A waymo branded minivan in front of chandler city hall

Waymo launches its fully driverless taxi service in Phoenix

Two years after the Alphabet-owned Waymo launched a limited self-driving taxi service in the Metro Phoenix, Arizona, area (and two years after people started attacking the autonomous cars), the company has kicked off a fully driverless car service in and around Phoenix. Whereas in 2018 passengers would be assuaged by the site of a human in the driver seat, ready to take over in case of an emergency, the newly retooled robot taxi service lacks those human attendants.

As Ars Technica notes, this is two years behind schedule for the autonomous mobility company, who initially promised a driverless taxi experience at the end of 2018. Efficacy of self-driving car claims aside, that was the same year that Uber had to suspend its own self-driving car testing in Arizona after one of their test cars (with attendant at the wheel) hit and killed a pedestrian. What did launch in 2018 was the aforementioned Waymo One service, which was only available to research testers previously enrolled with Waymo.

So the technology wasn’t there yet, but it appears Waymo is more confident this time around. Currently this option is still only available to Waymo One early adopter, but as Reuters noted, the company will release an app in the next few weeks to open the service to the public. The initial rollout will keep within the 50-square-mile area established during testing, covering the Phoenix suburbs of Tempe, Chandler, and Mesa. After the app launches, the company plans to eventually double coverage to a 100-square-mile area.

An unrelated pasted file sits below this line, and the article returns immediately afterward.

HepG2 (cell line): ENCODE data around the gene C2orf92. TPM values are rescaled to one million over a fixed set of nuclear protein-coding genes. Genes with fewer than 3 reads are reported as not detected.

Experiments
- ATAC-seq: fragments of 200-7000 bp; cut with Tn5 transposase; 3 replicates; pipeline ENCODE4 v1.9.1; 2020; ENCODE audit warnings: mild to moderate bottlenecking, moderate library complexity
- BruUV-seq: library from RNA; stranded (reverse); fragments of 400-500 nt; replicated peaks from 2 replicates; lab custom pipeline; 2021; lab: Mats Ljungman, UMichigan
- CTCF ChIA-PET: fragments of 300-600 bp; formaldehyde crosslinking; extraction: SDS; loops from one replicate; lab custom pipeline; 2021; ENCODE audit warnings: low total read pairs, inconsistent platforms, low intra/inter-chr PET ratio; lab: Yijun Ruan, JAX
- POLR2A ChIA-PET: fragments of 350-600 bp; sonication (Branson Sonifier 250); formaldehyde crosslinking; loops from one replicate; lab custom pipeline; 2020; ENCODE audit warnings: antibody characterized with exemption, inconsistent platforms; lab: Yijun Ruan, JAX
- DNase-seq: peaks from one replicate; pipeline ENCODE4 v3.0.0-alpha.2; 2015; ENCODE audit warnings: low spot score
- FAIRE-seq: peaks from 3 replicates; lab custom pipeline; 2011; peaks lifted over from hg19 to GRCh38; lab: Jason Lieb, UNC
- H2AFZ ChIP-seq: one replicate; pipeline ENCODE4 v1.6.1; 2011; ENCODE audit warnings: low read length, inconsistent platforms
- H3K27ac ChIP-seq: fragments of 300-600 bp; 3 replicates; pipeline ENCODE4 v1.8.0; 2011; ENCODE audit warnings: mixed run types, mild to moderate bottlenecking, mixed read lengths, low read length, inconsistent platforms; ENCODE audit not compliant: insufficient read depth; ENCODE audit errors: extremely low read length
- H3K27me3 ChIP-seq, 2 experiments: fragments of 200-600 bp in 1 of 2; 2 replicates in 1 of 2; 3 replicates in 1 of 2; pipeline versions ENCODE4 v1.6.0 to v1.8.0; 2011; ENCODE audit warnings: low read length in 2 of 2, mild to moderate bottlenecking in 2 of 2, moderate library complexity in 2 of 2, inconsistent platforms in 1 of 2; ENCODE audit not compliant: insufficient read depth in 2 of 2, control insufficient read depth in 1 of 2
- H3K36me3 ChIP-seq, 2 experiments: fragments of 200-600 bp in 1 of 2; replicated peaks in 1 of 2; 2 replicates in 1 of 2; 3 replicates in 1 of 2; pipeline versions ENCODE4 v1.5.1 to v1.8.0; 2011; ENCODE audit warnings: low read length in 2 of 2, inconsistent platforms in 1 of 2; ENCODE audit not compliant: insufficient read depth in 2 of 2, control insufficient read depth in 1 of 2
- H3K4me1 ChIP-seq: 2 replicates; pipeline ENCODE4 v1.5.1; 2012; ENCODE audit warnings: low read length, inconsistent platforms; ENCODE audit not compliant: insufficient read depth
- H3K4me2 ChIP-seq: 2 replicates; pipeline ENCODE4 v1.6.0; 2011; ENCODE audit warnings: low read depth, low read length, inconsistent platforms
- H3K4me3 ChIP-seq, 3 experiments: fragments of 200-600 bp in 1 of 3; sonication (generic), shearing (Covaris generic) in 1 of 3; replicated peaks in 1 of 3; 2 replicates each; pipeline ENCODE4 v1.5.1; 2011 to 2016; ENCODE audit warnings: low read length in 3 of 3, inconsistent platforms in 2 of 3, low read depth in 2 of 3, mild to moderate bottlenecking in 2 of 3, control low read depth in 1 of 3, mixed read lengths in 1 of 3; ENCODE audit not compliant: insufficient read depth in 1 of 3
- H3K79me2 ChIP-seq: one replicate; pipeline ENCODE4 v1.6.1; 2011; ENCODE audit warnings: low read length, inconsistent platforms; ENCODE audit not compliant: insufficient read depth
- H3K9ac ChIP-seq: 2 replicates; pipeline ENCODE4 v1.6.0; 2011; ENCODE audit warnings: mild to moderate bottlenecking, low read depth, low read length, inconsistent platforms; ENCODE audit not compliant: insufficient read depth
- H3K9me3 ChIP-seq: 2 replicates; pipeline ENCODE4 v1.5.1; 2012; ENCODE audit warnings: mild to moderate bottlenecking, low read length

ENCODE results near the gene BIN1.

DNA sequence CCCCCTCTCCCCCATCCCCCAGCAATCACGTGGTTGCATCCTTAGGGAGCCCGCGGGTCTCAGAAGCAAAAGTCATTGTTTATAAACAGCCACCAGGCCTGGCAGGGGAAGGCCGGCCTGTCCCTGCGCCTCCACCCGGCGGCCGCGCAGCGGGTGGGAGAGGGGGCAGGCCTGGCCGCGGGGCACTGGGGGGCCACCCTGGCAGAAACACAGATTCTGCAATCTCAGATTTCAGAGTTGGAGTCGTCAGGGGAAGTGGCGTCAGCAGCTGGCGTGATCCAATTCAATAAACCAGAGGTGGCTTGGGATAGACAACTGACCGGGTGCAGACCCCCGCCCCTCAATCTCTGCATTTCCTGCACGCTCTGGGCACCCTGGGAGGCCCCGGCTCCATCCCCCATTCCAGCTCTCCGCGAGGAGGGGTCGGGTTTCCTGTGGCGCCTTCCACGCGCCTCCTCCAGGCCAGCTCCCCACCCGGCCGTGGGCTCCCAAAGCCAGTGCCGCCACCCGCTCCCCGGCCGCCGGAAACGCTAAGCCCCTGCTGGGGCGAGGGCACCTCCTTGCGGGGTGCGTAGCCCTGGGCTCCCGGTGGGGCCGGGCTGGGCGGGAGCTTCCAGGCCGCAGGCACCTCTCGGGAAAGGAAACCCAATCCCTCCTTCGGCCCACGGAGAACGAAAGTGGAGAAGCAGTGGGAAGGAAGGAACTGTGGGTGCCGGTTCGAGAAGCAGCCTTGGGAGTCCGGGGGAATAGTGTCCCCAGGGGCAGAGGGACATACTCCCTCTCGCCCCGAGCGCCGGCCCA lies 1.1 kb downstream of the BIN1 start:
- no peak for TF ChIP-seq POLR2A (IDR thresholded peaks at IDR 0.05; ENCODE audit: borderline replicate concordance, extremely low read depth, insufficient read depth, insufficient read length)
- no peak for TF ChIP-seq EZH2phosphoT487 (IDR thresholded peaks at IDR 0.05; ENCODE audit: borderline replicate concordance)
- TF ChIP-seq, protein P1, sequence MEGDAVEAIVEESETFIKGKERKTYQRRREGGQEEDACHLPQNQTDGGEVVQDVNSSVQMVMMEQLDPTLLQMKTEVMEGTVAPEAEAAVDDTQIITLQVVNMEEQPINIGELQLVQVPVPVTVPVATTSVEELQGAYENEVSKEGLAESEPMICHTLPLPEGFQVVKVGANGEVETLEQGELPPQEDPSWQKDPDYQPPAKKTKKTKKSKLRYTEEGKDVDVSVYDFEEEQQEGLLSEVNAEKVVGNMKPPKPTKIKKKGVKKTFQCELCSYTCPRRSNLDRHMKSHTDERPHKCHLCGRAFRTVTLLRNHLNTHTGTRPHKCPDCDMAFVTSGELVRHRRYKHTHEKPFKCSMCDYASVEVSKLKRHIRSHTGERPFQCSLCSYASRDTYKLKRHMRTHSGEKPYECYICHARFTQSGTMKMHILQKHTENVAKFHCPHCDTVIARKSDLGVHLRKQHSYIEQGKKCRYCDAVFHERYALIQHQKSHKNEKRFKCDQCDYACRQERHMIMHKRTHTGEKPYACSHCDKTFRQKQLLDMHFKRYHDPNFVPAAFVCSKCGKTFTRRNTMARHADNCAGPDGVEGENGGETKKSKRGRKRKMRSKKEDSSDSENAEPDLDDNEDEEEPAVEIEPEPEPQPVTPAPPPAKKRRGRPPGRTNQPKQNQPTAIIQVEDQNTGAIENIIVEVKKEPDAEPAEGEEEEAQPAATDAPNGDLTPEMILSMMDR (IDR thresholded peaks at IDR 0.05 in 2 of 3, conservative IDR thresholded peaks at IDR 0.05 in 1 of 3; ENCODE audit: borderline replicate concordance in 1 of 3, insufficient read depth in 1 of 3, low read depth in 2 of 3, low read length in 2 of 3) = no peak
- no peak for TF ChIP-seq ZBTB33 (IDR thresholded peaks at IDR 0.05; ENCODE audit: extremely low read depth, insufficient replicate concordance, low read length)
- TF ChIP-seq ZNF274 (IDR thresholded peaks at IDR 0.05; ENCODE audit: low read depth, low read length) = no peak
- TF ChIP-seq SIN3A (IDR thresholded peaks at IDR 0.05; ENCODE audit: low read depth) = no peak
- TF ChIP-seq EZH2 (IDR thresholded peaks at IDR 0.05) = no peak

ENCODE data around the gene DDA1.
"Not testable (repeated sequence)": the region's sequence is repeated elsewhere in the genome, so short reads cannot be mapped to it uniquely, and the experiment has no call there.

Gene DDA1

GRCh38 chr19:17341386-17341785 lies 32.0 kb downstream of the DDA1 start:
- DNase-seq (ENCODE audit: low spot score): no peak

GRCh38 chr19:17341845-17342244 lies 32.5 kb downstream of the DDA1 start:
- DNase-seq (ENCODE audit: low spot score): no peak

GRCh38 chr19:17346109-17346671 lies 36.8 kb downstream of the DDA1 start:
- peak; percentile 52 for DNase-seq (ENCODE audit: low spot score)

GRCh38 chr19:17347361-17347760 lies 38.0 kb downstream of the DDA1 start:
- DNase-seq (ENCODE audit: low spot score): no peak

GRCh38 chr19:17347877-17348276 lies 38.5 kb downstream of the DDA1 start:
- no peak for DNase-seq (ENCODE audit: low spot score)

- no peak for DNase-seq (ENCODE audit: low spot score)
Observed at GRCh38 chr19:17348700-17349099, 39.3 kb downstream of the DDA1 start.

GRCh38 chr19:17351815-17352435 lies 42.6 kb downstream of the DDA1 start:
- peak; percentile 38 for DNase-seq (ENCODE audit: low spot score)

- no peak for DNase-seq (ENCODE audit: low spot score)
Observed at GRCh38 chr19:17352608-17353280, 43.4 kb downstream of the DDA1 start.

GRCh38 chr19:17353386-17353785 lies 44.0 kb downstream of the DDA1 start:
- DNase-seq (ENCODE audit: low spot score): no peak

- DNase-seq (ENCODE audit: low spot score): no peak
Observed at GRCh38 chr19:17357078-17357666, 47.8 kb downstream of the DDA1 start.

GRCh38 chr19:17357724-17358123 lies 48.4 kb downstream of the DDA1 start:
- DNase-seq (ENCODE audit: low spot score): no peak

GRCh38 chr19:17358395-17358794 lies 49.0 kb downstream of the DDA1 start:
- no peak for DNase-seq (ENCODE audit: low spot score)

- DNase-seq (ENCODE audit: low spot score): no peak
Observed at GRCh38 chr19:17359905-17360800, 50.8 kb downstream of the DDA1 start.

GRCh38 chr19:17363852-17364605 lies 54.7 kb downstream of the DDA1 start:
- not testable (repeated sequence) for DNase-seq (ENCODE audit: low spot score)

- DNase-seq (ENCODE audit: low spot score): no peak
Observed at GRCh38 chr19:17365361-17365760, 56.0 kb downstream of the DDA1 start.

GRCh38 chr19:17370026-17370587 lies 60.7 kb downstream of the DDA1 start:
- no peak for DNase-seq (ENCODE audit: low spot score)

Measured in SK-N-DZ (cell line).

If all goes well, Waymo eventually wants to expand nationwide—Arizona was an ideal testbed thanks to its AV testing-friendly state laws—and the move to attendant-free cars is a big step forward for the project’s scalability (and profitability). However, it’s important to note that human safety overrides are still in place; as Ars Technica found out from Waymo, if an autonomous taxi detects a problem, it can flag a remote human operator to take over. A single operator would be responsible for managing three-to-four cars at a time, and as the operation scales, potentially up to a dozen.

Although Waymo is confident enough to deploy autonomous taxis around Phoenix, it remains to be seen whether the concept can work in more crowded metro areas. Traffic, jaywalkers, extreme weather conditions, and general human unpredictability will all need to be accounted for on a magnitude unseen in Arizona, but the sensor data accrued by this launch could act as a launching pad for other states. Still, with the coronavirus pandemic ongoing and fears over public human contact running high (and public transit revenue crashing accordingly), the allure of a chartering a taxi without a stranger driving it is probably higher than ever.

Top image: Waymo’s autonomous Chrysler Pacifica Hybrid minivan in Chandler, Arizona. (Courtesy Waymo)